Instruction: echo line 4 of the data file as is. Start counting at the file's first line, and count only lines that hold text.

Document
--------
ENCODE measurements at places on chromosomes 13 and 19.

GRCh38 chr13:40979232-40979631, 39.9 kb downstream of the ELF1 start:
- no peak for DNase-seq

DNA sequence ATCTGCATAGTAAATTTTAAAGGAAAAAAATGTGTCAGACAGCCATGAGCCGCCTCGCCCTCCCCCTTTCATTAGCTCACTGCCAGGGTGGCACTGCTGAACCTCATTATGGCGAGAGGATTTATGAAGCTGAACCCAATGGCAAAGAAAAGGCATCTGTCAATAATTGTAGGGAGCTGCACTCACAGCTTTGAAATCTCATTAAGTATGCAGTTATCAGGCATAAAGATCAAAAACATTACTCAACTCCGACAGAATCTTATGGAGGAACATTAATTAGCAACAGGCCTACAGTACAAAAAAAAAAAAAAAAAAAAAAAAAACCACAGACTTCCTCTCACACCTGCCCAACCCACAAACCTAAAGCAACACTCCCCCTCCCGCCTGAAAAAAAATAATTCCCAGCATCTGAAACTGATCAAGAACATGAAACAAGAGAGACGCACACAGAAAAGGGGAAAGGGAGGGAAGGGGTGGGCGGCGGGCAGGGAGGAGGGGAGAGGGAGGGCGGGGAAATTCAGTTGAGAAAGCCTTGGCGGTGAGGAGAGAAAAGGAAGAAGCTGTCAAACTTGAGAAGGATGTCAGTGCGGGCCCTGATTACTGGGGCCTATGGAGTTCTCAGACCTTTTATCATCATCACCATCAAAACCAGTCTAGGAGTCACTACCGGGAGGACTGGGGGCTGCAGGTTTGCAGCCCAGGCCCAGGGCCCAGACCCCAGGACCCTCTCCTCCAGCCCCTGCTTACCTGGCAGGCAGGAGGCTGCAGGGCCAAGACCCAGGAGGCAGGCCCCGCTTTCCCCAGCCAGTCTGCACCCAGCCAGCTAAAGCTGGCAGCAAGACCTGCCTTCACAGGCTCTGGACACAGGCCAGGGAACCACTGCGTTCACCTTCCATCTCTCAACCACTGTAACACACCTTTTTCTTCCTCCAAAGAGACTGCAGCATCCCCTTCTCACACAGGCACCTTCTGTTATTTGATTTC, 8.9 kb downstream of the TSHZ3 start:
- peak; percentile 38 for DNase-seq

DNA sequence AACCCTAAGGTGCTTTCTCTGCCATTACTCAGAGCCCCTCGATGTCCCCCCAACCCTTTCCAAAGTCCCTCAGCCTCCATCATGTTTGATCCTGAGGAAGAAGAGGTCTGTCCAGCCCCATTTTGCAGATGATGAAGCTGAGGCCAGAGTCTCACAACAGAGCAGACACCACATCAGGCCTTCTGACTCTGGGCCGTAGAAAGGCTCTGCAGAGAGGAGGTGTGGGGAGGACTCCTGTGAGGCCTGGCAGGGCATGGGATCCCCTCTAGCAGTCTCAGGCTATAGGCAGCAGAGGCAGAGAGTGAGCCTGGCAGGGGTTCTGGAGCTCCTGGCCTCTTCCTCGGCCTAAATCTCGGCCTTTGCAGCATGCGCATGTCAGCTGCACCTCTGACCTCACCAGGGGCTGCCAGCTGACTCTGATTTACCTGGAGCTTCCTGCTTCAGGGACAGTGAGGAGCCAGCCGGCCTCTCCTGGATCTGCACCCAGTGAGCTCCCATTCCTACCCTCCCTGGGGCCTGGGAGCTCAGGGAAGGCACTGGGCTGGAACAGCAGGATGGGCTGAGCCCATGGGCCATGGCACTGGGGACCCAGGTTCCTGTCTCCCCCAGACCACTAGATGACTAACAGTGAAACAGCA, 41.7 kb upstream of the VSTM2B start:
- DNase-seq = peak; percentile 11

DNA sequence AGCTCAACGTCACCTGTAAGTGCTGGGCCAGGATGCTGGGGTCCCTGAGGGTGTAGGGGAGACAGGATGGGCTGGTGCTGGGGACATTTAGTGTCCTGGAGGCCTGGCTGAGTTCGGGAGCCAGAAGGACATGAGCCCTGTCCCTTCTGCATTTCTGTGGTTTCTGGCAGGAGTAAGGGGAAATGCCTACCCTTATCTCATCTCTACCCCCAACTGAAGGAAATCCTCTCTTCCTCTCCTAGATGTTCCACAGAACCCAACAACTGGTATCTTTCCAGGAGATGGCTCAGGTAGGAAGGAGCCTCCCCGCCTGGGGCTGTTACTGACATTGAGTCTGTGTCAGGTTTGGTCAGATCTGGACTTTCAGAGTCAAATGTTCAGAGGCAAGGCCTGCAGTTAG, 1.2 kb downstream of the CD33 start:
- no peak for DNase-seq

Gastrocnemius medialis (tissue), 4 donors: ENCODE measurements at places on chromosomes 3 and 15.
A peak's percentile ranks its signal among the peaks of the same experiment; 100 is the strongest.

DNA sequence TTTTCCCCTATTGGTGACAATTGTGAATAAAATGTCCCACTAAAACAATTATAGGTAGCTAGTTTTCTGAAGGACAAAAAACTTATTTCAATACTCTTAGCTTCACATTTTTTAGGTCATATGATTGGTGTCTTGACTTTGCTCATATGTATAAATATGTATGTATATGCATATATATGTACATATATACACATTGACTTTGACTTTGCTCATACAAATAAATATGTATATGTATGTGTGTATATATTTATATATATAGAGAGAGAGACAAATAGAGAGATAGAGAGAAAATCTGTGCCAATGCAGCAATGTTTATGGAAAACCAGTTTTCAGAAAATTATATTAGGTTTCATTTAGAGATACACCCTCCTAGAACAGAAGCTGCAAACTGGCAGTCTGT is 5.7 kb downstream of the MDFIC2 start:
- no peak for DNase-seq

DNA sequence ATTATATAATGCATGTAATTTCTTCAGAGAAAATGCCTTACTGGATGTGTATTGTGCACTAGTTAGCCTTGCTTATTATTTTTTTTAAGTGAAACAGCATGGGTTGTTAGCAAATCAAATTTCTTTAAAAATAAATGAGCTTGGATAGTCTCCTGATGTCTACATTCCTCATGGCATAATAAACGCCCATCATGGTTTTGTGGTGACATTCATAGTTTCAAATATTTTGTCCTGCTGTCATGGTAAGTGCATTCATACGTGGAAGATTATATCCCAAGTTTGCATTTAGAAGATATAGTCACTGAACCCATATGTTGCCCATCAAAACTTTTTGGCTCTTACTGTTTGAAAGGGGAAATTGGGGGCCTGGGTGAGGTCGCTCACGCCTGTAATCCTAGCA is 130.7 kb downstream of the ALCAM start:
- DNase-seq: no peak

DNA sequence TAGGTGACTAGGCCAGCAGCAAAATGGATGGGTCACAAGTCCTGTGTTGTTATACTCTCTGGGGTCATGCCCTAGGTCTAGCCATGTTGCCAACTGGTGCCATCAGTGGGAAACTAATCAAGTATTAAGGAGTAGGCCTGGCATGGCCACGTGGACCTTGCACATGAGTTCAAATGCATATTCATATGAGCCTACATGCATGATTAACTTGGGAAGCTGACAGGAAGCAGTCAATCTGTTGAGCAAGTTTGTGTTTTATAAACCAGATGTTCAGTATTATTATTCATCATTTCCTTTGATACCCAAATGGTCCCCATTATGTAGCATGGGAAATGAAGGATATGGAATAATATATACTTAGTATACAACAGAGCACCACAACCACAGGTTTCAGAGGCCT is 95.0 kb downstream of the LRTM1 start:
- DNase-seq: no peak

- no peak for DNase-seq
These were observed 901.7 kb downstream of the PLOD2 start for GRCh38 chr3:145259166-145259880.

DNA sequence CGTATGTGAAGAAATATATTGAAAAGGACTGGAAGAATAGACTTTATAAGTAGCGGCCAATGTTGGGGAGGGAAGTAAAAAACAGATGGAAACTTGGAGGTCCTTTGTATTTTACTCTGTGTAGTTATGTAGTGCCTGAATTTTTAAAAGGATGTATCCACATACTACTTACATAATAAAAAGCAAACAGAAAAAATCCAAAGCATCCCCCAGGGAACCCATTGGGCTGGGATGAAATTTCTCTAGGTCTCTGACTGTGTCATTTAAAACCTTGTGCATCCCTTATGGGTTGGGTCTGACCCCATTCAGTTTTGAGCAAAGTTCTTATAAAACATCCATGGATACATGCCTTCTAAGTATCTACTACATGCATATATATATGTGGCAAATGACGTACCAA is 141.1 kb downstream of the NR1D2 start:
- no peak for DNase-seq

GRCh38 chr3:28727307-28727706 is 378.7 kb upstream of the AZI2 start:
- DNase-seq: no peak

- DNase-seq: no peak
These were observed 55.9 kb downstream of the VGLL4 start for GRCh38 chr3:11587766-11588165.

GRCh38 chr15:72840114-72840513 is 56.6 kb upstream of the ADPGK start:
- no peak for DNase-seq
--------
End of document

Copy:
DNA sequence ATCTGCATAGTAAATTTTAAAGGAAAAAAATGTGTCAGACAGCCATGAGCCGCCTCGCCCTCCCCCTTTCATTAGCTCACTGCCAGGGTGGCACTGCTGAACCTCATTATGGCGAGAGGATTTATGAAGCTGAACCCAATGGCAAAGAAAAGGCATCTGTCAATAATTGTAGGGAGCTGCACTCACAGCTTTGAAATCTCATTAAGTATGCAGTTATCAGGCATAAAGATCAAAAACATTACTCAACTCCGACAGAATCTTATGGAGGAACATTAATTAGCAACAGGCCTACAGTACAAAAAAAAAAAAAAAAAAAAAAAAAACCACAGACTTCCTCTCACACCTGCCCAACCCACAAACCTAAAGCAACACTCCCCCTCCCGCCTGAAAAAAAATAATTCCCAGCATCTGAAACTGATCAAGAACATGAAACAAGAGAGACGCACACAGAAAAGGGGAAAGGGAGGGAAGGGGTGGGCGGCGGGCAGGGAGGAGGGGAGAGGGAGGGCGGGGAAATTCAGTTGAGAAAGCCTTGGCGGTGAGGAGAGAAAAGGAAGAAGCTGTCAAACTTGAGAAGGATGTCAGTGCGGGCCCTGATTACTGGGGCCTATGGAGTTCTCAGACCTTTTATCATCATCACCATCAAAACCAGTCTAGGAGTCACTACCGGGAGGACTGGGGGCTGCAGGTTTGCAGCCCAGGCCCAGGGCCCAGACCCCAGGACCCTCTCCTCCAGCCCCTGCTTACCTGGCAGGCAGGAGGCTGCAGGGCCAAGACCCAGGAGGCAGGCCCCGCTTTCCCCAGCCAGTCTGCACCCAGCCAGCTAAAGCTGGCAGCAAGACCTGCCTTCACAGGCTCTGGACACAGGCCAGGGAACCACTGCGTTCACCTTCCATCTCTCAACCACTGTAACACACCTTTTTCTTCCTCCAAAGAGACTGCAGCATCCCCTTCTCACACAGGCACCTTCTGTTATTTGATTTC, 8.9 kb downstream of the TSHZ3 start: